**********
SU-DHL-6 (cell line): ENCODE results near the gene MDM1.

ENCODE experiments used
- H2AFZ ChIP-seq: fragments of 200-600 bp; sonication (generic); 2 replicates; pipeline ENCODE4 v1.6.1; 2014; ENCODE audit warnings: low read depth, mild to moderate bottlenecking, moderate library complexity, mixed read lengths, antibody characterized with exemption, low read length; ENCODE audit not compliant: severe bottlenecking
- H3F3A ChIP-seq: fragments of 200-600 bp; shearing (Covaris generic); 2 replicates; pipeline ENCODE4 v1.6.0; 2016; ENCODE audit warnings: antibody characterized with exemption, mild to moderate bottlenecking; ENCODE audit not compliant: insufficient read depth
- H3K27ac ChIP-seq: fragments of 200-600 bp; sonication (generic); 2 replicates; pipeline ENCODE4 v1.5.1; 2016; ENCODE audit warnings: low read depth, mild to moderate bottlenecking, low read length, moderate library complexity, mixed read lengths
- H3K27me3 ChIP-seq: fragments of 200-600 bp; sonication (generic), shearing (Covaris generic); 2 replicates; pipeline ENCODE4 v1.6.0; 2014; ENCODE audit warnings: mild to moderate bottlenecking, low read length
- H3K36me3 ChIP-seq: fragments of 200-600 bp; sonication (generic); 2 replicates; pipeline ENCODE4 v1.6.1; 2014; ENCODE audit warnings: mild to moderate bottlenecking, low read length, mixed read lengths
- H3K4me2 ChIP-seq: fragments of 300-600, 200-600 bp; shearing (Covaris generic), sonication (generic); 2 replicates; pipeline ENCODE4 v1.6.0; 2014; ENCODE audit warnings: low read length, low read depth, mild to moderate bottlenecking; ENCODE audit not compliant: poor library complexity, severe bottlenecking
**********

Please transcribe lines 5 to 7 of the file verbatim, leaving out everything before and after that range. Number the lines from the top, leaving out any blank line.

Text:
- H3K27ac ChIP-seq: fragments of 200-600 bp; sonication (generic); 2 replicates; pipeline ENCODE4 v1.5.1; 2016; ENCODE audit warnings: low read depth, mild to moderate bottlenecking, low read length, moderate library complexity, mixed read lengths
- H3K27me3 ChIP-seq: fragments of 200-600 bp; sonication (generic), shearing (Covaris generic); 2 replicates; pipeline ENCODE4 v1.6.0; 2014; ENCODE audit warnings: mild to moderate bottlenecking, low read length
- H3K36me3 ChIP-seq: fragments of 200-600 bp; sonication (generic); 2 replicates; pipeline ENCODE4 v1.6.1; 2014; ENCODE audit warnings: mild to moderate bottlenecking, low read length, mixed read lengths